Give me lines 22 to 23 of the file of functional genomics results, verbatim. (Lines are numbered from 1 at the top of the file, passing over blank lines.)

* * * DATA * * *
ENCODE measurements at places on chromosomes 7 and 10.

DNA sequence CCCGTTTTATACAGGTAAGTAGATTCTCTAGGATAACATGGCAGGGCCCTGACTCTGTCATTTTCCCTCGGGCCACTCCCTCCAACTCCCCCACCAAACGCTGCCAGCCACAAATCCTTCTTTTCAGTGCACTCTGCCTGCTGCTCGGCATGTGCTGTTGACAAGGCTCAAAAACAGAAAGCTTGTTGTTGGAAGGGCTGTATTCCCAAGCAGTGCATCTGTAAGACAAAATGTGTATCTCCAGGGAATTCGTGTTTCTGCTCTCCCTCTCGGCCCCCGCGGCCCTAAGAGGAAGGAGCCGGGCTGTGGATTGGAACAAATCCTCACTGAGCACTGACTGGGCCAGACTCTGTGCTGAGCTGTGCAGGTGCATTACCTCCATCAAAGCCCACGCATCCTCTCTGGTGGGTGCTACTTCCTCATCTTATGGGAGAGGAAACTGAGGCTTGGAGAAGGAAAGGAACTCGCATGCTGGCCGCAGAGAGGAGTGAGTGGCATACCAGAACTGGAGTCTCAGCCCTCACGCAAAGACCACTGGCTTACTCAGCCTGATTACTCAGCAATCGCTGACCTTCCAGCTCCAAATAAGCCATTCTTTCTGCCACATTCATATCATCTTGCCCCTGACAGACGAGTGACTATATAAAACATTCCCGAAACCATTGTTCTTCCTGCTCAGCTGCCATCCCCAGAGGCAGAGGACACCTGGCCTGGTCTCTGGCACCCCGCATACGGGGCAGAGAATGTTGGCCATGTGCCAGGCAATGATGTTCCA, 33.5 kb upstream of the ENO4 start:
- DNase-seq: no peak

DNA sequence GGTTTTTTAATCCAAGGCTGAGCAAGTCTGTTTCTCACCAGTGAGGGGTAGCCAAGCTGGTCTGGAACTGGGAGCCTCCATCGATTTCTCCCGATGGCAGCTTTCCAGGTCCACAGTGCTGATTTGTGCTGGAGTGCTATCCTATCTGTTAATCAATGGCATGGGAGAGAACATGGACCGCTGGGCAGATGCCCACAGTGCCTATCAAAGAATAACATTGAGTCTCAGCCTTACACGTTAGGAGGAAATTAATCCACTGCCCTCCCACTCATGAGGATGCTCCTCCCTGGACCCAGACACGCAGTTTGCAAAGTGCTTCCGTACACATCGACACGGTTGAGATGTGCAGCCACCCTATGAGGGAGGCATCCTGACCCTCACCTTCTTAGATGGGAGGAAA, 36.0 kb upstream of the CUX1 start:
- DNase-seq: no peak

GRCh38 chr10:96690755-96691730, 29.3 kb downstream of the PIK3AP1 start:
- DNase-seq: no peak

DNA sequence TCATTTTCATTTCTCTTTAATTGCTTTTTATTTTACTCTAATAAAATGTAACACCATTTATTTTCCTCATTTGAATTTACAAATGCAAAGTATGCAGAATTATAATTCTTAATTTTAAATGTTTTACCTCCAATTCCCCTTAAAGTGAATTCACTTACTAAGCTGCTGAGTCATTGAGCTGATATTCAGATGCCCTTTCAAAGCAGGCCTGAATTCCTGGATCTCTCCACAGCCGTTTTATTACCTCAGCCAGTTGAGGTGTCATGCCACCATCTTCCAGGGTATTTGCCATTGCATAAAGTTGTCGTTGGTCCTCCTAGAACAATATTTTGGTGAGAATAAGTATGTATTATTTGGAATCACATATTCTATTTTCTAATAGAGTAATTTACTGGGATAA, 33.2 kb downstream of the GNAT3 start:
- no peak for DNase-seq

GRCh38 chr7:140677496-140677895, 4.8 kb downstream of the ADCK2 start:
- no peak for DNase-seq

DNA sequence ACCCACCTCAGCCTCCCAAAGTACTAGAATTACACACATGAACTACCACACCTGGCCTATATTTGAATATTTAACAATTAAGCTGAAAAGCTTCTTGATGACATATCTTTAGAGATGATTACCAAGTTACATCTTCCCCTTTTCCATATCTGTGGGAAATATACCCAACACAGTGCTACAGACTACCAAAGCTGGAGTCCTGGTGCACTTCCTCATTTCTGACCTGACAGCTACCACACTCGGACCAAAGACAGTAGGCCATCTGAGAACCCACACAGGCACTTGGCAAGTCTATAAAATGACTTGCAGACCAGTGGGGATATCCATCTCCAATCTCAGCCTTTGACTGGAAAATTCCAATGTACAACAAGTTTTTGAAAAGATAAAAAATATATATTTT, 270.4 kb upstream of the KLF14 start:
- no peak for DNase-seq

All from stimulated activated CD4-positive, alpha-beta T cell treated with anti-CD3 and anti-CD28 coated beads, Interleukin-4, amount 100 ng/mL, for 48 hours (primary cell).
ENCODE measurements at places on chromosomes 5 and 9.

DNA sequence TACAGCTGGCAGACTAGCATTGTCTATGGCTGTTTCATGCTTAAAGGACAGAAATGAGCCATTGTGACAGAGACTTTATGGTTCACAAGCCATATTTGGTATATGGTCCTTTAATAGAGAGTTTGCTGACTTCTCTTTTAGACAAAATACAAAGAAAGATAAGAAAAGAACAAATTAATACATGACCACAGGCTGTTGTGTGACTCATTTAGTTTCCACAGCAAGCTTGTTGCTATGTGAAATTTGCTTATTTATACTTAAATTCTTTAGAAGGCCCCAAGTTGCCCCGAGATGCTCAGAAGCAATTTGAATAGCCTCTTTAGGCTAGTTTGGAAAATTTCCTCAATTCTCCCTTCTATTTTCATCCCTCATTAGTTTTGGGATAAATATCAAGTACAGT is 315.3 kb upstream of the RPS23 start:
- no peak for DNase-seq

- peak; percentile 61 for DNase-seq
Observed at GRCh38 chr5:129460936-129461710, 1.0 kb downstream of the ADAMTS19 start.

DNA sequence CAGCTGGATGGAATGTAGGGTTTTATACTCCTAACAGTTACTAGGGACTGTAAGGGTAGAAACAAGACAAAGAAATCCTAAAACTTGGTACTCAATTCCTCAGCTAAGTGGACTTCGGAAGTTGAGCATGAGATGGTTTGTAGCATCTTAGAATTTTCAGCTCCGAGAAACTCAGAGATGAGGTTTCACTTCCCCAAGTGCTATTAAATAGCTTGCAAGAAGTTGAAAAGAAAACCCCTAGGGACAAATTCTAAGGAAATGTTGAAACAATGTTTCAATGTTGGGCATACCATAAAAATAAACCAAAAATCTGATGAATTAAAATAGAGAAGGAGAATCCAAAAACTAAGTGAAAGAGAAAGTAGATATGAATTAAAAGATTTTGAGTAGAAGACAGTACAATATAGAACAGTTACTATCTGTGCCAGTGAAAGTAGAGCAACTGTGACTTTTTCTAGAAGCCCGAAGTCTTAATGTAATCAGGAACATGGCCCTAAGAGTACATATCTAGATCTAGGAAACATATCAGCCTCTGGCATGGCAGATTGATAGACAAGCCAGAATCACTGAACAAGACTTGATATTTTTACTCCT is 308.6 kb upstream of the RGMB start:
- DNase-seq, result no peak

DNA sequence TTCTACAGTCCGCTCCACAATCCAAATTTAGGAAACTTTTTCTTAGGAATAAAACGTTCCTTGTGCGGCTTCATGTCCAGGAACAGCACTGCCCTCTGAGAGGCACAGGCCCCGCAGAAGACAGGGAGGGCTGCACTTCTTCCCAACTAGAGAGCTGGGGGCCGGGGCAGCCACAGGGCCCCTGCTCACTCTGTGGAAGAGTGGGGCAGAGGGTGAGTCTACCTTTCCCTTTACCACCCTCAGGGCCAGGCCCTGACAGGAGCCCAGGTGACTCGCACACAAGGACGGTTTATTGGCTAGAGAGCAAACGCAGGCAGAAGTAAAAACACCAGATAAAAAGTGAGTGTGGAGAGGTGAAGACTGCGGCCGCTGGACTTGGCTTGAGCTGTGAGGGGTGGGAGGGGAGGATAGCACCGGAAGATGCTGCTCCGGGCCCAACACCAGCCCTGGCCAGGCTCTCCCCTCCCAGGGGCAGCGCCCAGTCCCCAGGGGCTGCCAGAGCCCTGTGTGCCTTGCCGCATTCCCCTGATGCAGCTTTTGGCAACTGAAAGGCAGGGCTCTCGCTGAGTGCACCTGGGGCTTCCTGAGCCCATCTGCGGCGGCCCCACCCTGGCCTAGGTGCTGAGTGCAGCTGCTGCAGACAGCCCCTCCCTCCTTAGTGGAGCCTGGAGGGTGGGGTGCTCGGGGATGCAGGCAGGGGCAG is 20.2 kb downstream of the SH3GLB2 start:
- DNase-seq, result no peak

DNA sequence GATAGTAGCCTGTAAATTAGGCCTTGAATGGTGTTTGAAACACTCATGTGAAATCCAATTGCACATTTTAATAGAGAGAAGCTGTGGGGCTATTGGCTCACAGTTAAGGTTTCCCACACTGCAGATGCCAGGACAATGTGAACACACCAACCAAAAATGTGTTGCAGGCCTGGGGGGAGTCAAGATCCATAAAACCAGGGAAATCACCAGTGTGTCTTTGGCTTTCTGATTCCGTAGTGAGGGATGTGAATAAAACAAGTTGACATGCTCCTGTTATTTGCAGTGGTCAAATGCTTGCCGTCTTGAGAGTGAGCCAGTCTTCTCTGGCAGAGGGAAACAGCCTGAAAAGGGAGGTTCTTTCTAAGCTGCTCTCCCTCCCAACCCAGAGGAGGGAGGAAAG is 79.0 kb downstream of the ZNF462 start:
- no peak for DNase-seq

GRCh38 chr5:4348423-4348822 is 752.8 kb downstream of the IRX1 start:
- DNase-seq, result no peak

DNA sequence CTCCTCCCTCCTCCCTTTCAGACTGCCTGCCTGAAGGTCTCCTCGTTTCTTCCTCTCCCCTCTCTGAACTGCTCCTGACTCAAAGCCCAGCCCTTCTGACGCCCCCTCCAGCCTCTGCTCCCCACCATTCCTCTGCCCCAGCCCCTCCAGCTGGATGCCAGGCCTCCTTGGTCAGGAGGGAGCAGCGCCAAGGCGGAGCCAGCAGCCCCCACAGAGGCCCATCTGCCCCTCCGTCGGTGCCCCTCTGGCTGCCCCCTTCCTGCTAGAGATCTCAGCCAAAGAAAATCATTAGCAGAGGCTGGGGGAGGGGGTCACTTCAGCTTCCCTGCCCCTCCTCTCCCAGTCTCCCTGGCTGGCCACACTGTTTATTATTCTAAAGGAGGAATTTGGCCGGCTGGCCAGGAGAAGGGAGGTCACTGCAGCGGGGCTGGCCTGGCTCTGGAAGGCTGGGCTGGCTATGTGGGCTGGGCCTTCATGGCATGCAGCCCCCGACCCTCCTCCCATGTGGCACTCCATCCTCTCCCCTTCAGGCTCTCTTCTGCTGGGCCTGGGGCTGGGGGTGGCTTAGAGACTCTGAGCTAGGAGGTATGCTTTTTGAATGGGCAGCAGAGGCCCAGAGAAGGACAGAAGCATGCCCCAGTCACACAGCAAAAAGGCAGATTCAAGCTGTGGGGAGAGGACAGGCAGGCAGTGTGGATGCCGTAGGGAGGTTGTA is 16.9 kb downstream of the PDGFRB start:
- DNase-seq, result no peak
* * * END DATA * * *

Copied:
DNA sequence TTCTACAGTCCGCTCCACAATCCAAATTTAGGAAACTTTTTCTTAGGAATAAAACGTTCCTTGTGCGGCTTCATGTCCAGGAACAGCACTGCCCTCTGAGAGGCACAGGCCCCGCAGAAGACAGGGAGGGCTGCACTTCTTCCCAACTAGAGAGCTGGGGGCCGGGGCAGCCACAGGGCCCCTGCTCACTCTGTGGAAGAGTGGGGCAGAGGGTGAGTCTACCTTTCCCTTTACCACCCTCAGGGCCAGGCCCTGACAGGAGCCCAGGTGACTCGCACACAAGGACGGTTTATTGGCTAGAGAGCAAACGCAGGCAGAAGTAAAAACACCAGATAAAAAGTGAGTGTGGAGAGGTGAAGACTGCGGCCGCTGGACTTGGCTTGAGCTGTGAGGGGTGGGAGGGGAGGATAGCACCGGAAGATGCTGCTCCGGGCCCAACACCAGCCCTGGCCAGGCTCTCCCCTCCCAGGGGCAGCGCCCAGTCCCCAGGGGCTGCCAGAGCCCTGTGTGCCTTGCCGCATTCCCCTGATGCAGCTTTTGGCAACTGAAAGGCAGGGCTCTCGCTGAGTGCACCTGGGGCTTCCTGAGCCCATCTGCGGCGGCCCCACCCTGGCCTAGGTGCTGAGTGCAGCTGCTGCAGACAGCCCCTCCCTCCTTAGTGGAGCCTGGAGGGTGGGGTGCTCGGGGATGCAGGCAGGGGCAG is 20.2 kb downstream of the SH3GLB2 start:
- DNase-seq, result no peak